The impact of ObamaCare on doctors and patients, companies inside and outside the health sector, and American workers and taxpayers
Single-payer is back on the docket in California. Late last month, Assembly Speaker Anthony Rendon announcedthat he’d formed a special committee “to develop plans for achieving universal health care in California.”
Rendon has been under pressure from progressive activists all summer, ever since he shelved SB 562, a bill passed by the state Senate on June 1 that would put all the state’s residents into a new, state-run single-payer healthcare system. At the time, he deemed it “woefully incomplete.” SB 562 did not specify how, exactly, the state would pay for single-payer.
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Donald Trump’s gleeful deal with the Democrats—ratcheting up the debt ceiling, as well as the ire of the Republican establishment—puts John Cogan’s mind on 1972. Starting in February of that year, the Democratic presidential candidates engaged in a bidding war over Social Security to gain their party’s nomination. Sen. George McGovern kicked off the political auction with a call for a 20% increase in monthly payments. Sen. Edmund Muskie followed suit, as did Rep. Wilbur Mills, chairman of the Ways and Means Committee. Former Vice President Hubert Humphrey, never one to be outdone, offered a succulent 25%.
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eHealth, Inc. CEO Scott Flanders endorsed the Department of Health and Human Service’s (HHS) decision to reduce and rethink the Affordable Care Act’s (ACA or Obamacare) navigator program, which spent over $62 million to enroll 81,000 people in Obamacare in 2017 ($768 per enrollment).
“Secretary Price has an obligation to the American people to use their money effectively and efficiently, and the navigator program failed on both fronts,” said Scott Flanders, CEO of eHealth, Inc. “The navigator program’s results are discouraging, but HHS’ decision to acknowledge that failure and try something else is a positive step for government.”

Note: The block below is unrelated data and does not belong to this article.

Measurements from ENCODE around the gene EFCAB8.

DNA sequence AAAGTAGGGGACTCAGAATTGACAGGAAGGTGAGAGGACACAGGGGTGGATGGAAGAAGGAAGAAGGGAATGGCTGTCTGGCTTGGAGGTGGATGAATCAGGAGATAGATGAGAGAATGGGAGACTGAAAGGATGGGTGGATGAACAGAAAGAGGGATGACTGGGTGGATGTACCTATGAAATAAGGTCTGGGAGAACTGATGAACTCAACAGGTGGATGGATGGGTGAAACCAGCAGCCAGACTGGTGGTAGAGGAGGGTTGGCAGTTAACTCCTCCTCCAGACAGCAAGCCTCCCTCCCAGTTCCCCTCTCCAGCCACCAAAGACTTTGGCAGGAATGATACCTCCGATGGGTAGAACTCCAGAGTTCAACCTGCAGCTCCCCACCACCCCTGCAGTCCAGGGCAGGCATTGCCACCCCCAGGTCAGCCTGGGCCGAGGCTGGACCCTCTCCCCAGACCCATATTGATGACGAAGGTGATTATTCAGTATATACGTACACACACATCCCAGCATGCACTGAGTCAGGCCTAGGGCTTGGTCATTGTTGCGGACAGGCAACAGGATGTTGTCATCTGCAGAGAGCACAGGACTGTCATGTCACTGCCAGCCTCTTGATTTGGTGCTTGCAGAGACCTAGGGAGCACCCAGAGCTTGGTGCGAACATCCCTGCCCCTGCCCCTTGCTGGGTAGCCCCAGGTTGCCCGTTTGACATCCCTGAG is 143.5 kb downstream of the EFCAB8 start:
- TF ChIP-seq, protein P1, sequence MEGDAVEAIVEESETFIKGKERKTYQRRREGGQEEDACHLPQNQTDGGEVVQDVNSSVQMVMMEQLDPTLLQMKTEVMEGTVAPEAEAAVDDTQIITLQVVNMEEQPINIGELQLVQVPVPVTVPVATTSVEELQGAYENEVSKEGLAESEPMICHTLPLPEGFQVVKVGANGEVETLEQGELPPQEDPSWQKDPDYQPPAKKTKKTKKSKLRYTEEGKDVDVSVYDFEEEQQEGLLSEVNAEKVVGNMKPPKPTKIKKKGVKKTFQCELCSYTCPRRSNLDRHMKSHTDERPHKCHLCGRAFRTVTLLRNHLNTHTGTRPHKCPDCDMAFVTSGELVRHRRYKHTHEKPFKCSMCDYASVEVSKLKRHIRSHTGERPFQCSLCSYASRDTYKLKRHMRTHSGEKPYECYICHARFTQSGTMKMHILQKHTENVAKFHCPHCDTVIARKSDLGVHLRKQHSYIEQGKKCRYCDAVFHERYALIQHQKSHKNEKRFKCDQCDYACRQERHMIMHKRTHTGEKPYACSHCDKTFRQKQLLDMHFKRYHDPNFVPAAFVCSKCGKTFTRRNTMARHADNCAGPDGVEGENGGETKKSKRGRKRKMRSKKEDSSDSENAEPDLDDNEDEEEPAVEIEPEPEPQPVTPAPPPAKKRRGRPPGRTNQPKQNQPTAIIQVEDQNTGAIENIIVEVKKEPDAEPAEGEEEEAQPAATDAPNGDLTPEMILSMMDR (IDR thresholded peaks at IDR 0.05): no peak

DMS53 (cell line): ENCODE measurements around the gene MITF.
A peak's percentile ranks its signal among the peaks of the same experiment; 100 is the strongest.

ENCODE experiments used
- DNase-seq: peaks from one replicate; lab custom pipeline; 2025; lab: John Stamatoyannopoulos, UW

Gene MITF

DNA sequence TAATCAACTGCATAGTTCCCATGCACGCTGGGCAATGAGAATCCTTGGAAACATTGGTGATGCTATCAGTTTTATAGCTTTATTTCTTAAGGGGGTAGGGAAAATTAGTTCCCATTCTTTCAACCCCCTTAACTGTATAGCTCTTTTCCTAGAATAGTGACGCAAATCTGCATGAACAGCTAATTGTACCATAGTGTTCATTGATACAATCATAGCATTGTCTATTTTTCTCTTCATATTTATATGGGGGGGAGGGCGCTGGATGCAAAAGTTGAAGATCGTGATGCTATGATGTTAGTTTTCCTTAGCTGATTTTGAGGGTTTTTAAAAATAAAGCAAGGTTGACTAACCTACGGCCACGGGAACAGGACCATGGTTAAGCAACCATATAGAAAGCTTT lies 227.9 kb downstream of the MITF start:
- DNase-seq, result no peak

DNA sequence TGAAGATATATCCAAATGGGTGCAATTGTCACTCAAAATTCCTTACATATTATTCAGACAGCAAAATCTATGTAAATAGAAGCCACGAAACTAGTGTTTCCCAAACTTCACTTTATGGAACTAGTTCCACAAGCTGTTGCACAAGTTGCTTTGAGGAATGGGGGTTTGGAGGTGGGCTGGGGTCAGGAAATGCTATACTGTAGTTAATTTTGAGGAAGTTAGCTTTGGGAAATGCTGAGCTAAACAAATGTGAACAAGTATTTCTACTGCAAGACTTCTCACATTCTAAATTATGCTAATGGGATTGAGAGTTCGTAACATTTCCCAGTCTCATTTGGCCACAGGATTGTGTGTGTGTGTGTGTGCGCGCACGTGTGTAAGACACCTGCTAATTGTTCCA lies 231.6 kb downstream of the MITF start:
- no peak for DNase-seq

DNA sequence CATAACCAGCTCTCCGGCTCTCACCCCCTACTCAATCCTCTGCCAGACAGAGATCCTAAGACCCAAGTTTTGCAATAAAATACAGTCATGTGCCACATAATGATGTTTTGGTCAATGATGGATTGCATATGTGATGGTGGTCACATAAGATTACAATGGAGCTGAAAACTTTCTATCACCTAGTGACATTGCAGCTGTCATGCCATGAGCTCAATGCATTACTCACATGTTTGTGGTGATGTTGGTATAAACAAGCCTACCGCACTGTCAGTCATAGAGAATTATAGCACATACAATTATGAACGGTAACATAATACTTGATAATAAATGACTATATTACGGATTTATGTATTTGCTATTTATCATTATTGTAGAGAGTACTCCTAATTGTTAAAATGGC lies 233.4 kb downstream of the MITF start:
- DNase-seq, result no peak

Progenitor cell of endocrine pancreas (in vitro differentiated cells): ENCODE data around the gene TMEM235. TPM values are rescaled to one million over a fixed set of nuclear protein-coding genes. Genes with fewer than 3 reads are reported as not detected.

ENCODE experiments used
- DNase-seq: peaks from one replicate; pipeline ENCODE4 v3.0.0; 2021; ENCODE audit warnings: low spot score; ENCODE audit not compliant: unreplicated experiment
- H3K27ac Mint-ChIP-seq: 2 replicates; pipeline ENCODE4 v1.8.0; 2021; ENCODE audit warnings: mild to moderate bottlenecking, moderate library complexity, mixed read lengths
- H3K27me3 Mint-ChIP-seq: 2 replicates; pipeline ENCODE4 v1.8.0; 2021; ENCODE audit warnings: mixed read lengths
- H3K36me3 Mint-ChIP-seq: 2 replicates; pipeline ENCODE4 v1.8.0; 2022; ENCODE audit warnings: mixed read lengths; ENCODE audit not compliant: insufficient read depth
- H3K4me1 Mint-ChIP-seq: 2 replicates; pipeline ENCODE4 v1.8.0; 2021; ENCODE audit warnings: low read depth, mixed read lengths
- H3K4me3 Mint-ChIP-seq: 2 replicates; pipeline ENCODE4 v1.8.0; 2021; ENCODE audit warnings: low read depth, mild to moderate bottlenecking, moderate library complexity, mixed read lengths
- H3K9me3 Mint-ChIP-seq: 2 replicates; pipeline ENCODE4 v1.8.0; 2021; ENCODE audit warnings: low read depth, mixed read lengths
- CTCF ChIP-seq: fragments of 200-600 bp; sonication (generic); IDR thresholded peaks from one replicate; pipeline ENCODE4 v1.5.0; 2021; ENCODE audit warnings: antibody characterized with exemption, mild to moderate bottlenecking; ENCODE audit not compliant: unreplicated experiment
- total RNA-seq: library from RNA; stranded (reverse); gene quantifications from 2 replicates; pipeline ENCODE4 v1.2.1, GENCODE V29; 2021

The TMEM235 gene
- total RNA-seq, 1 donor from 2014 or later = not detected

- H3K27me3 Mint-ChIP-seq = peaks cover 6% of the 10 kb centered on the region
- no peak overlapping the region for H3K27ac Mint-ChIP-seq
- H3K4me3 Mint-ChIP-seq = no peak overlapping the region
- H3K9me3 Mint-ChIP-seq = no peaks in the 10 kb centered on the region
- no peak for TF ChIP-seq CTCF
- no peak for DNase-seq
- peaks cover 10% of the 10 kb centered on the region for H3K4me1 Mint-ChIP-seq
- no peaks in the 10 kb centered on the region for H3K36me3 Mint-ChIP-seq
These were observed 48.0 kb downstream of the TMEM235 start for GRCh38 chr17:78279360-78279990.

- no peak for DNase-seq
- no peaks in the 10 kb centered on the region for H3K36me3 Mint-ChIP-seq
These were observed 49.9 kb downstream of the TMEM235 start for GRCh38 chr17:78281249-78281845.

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Health and Human Services announced that the agency will alter the funding structure for ObamaCare “navigators.” These are the community outfits the Obama Administration paid to steer folks through the Affordable Care Act’s subsidies and penalties. Last year the Obama Administration handed out $62.5 million in grants for open enrollment for 2017, and the period arrives again in November.
One grantee took in $200,000 to enroll a grand total of one person. The top 10 most expensive navigators collected $2.77 million to sign up 314 people, and it would have been much cheaper to offer to pay all of their premiums for a year. All told, the navigators last year enrolled about 81,000 people, less than 1% of the total.
The Trump Administration will tie grants to performance.
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In an effort to promote medical breakthroughs, the 21st Century Cures Act tries to create an “information commons”: a government-regulated pool of data accessible to all health researchers, regardless of background, training or motive.
Although speeding research is a noble goal, there’s little evidence that patients are willing to sacrifice their privacy the way that the 21st Century Cures Act requires.